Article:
On the way out that night, I was introduced to Guy’s girlfriend, Olivie. I’d heard she existed, but found it hard to believe, the way Guy followed every woman with a significant backside, crotch first. He’d often make the shape of an hourglass with his hands, but his eyes out and say “I liiiike!” Every town we visited, he was busy collecting phone numbers and attempting to make plans later in the night which never came to fruition. But I had to respect the guy’s persistence and unflagging enthusiasm.
Olivie was incredibly cute and friendly, though one of the first things she said to me was “Guy doesn’t want to go with me anymore!” It seemed a crime, and I offered my condolences. So Olivie walked off, and we got in a cab to go find Elvis.

Elvis and the boys in Idenau

Elvis was posted at a bar with the other guys, and two new girls. Both college age, far younger than any of the men present.
“You know what I love, Adam?” Elvis asked. I knew the answer. “Women! They make me so happy! Even if I can’t fuck!” Elvis made a gesture with his fist and forearm. I assumed he meant because he was married, but I was pretty certain that it hadn’t held him back in the past. I concurred, of course, and we slapped hands, did the Cameroon handshake, and Elvis carried on in a torrent of belly laughter.
Together, with the two new girls, the whole posse headed down the road to a bar. ”Here you will see how the African woman dance!” Elvis shouted.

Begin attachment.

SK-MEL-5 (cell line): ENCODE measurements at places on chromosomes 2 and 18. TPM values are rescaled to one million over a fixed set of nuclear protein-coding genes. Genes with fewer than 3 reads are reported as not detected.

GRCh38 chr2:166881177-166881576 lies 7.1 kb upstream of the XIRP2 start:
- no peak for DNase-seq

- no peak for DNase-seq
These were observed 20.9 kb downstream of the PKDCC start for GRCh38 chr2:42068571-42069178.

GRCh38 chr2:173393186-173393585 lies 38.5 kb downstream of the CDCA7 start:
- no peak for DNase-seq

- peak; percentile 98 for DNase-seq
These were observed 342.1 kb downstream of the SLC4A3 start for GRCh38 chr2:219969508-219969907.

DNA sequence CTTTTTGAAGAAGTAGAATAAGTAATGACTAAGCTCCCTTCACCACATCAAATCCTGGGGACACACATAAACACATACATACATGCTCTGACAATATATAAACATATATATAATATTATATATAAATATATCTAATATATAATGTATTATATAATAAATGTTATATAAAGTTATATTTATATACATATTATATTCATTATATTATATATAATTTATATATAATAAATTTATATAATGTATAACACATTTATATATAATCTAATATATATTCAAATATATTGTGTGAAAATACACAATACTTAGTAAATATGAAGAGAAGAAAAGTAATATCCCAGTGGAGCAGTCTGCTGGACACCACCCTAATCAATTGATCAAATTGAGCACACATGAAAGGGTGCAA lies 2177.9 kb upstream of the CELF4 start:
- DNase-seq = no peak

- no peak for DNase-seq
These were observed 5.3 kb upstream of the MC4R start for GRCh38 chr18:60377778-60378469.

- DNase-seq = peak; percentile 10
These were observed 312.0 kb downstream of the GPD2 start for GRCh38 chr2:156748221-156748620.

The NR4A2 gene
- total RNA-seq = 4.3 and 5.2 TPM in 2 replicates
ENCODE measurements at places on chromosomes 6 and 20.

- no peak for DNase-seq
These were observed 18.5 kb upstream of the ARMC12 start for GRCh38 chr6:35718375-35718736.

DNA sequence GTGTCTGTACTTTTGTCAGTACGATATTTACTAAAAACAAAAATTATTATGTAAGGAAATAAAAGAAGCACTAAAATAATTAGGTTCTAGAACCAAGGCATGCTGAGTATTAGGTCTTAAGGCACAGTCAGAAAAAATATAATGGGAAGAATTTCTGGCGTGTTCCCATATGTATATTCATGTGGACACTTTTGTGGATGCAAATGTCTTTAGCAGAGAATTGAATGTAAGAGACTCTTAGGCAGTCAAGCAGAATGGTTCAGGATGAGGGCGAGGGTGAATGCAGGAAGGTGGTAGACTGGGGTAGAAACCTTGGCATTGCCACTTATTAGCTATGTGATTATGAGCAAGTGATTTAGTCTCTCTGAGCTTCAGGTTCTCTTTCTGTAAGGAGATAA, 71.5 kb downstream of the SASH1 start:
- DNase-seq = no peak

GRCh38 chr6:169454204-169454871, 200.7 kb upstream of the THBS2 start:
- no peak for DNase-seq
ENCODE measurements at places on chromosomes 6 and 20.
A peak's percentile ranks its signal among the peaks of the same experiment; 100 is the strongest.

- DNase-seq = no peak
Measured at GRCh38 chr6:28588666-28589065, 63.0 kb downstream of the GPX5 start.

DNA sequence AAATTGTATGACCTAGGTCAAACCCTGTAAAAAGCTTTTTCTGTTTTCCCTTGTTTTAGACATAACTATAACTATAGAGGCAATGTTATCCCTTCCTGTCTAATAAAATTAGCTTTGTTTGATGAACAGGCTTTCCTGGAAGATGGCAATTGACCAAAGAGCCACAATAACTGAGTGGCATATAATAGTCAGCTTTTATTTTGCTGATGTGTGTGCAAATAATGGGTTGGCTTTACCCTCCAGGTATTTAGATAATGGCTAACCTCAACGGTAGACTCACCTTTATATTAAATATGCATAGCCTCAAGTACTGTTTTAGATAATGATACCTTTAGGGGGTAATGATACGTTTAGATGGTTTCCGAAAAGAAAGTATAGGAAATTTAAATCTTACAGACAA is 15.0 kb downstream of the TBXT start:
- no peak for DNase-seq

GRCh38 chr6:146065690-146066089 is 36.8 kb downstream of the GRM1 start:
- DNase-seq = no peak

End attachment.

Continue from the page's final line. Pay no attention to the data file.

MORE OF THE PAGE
We approached a bar with a sign that read Zanzibar and had a chalkboard propped up in the dirt parking lot which said in French that there were people from Cote d’Ivoire present that night. Walking in, there were 6 lone men at tables and one hefty woman in a white tank top lip synching to an African song on a stage illuminated by one bare bulb.
Beers were procured, and Guy took me outside.
“Oh Adam, I wish I could be you!”
“Why is that?”
“I have big problems tonight. I want to, you know, with Jeannine or maybe Lucy, but because you wished Olivie could be with me, now she will be here!”
I had no intent to salt his game… I was just offering my condolences! Guy said he was worried about having to balance the conversations, and was worried if one of the other girls tried to kiss him in front of Olivie. I told him that I would help keep the other girls chatting so that it wouldn’t happen. It’s tough juggling language, conversational niceties, and some other guy’s fraternization!